Methods

Volume 1: Methods

  1. Six Sigma and Business Process Management
    by Sue Conger
  2. Business Process Model Abstraction
    by Artem Polyvyanyy, Sergey Smirnov and Mathias Weske
  3. Business Process Quality Management
    by Hajo A. Reijers, Jan Mendling and Jan Recker
  4. Semantic Business Process Modelling and Analysis
    by Jörg Becker, Daniel Pfeiffer, Michael Räckers, Thorsten Falk, Matthias Czerwonka
  5. BPMN 2.0 for Modeling Business Processes
    by Gustav Aagesen and John Krogstie
  6. Lifecycle Management of Business Process Variants
    by Manfred Reichert, Alena Hallerbach, Thomas Bauer
  7. Process Choreography Modelling
    by Alistair Barros
  8. Collaborative Process Modeling and Design: The Intersport Case Study
    by Mikael Lind and Ulf Seigerroth
  9. Recommendation-Based Business Processes Design
    by Agnes Koschmider and Andreas Oberweis
  10. Business Process Simulation Survival Guide
    by Wil M. P. van der Aalst
  11. BPM Tool Selection. The Case of the Queensland Court of Justice
    by Islay Davies and Micheal Reeves
  12. Implementing Six Sigma for Improving Business Processes at an Automotive Bank
    by Florian Johannsen, Susanne Leist and Gregor Zellner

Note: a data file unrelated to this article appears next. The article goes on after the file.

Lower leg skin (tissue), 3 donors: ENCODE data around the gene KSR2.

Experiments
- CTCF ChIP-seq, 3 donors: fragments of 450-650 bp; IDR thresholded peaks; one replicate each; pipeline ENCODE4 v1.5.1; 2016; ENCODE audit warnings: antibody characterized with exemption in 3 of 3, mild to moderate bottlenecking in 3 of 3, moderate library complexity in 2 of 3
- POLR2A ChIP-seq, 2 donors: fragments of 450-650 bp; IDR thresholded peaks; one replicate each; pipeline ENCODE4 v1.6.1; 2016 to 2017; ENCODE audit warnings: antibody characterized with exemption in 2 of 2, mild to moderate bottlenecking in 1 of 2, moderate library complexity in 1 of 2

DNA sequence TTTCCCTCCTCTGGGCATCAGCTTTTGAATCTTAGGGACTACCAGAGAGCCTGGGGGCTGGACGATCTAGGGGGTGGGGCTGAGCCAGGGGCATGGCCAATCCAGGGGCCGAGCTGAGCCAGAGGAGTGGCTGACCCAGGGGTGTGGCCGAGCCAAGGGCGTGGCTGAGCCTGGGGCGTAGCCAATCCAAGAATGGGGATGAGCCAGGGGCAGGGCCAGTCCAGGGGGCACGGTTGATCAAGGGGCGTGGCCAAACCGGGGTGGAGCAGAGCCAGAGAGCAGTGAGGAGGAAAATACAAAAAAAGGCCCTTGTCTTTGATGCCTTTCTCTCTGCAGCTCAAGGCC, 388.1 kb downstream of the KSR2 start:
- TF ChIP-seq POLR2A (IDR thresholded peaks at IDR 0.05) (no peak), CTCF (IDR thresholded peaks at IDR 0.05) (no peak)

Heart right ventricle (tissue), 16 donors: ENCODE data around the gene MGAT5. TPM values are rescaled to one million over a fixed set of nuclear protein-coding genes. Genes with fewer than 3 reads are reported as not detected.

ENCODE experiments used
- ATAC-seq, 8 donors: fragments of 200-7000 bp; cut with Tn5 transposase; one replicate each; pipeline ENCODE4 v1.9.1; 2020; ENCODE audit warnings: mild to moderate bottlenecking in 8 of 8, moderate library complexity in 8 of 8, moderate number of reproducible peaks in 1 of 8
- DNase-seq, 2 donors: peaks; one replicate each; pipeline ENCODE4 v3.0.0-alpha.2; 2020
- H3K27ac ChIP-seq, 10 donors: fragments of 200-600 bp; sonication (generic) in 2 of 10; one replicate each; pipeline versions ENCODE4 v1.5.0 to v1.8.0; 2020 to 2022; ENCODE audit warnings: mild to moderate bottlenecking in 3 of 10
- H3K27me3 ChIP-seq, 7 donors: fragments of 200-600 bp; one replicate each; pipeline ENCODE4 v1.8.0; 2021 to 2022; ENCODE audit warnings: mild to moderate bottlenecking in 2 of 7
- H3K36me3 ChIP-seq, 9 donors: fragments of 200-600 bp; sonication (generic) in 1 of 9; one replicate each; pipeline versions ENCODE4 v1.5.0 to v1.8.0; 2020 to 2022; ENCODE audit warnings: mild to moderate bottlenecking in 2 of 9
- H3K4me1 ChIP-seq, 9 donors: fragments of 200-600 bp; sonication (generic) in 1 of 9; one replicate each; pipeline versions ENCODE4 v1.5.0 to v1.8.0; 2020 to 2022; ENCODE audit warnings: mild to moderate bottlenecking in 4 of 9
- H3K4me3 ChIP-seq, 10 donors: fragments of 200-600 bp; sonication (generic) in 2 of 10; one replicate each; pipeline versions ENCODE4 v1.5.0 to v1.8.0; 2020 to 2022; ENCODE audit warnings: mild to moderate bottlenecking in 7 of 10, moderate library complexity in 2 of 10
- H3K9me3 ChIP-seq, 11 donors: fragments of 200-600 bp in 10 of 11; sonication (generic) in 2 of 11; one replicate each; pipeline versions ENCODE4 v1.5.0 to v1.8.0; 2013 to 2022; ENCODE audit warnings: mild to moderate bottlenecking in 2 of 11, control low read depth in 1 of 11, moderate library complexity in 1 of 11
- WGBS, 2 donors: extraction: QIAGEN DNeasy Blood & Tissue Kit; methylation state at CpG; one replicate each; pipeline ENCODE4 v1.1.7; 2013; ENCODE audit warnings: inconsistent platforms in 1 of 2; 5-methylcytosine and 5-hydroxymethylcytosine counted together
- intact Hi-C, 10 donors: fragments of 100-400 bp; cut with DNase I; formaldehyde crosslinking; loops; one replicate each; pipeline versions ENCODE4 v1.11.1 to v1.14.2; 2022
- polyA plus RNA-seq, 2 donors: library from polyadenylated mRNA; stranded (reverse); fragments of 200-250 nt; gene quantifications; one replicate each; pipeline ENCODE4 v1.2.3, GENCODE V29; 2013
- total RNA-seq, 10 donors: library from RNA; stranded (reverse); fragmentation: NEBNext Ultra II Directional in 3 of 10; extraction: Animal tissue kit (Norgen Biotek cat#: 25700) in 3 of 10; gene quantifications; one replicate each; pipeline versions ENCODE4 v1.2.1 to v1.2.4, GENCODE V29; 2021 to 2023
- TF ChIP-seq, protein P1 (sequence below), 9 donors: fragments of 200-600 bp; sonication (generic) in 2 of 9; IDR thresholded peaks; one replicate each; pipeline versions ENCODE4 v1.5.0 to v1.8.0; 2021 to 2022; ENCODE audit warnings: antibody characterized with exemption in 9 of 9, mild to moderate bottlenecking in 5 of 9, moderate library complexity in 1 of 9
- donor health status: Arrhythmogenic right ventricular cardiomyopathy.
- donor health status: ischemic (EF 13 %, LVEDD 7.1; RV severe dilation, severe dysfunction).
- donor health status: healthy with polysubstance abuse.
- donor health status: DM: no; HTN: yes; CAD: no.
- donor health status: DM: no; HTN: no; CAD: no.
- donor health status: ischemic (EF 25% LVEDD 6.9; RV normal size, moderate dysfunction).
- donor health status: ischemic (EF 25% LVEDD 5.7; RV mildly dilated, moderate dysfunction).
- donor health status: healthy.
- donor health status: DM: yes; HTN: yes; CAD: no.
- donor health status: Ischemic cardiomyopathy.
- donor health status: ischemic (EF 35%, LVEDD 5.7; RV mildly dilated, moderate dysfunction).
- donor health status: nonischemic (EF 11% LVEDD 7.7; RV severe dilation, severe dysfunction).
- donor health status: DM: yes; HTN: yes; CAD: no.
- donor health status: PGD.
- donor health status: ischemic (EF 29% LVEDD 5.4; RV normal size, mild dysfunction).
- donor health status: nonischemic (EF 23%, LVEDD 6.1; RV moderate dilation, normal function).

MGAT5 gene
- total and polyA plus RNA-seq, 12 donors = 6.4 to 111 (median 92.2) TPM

In the tradition of BPM, the design of methods, tools, and process modeling methodologies has attracted a substantial amount of interest in the BPM commu- nity. This section covers the comprehensive set of rules and guidelines on how to proceed in the various stages of BPM, methods that often form the most tangible knowledge asset in BPM.

At least three levels of methods can be differentiated. First, process-specific individual techniques provide guidance for modeling, analyzing, animating, simu- lating, improving, or automating a process. A second class of methods covers the entire business process lifecycle, though often with differing levels of emphasis on the single lifecycle phases. Six Sigma and Lean Management are prominent representatives of this class of methodologies. Third, and most comprehensive in their scope, are the methods that guide the enterprise- wide roll-out of BPM as a corporate capability. It is characteristic of the current status of BPM that the body of knowledge on the first type of methods is rich, that a number of the second type of methods are widely used, though usually incomplete, and that representatives of the third type of BPM methodologies are still in their infancy. For all of these meth- odologies it is particularly important to consider the diverse contexts of BPM initiatives since any one-size-fits-all solution is likely to fail. The comprehensive- ness of this section is a clear indicator of the large amount of activity and interest in this area, as well as the ongoing requirement to develop and consolidate BPM methodologies.

In the first chapter in this section, Sue Conger describes Six Sigma, one of the most popular business process lifecycle management methodologies, explains key techniques, gives examples, and positions Six Sigma in BPM. A core capability in the analysis and redesign of business processes is abstraction. In the second chapter in this section, Artem Polyvyanyy, Sergey Smirnov, and Mathias Weske present a process-model abstraction methodology that includes process-transformation rules helping users focus on the most significant parts of a process model in a specific modeling situation.